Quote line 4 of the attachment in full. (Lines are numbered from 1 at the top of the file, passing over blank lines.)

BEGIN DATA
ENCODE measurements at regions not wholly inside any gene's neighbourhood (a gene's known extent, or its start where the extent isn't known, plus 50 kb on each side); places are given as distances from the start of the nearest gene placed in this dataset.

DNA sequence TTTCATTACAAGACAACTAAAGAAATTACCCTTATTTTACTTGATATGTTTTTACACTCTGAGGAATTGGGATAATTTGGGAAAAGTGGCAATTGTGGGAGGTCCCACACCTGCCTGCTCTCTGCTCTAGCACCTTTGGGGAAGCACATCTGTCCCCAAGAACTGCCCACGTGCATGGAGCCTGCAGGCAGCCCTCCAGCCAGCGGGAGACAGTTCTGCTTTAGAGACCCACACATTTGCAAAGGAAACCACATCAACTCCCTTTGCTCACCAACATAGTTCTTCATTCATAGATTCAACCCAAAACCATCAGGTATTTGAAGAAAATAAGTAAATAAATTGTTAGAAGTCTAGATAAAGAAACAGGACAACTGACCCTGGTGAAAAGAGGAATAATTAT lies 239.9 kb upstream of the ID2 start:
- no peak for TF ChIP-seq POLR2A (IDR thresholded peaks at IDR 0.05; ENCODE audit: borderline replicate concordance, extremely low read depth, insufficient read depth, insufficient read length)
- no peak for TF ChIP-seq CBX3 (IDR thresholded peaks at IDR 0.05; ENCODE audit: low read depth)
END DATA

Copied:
- no peak for TF ChIP-seq CBX3 (IDR thresholded peaks at IDR 0.05; ENCODE audit: low read depth)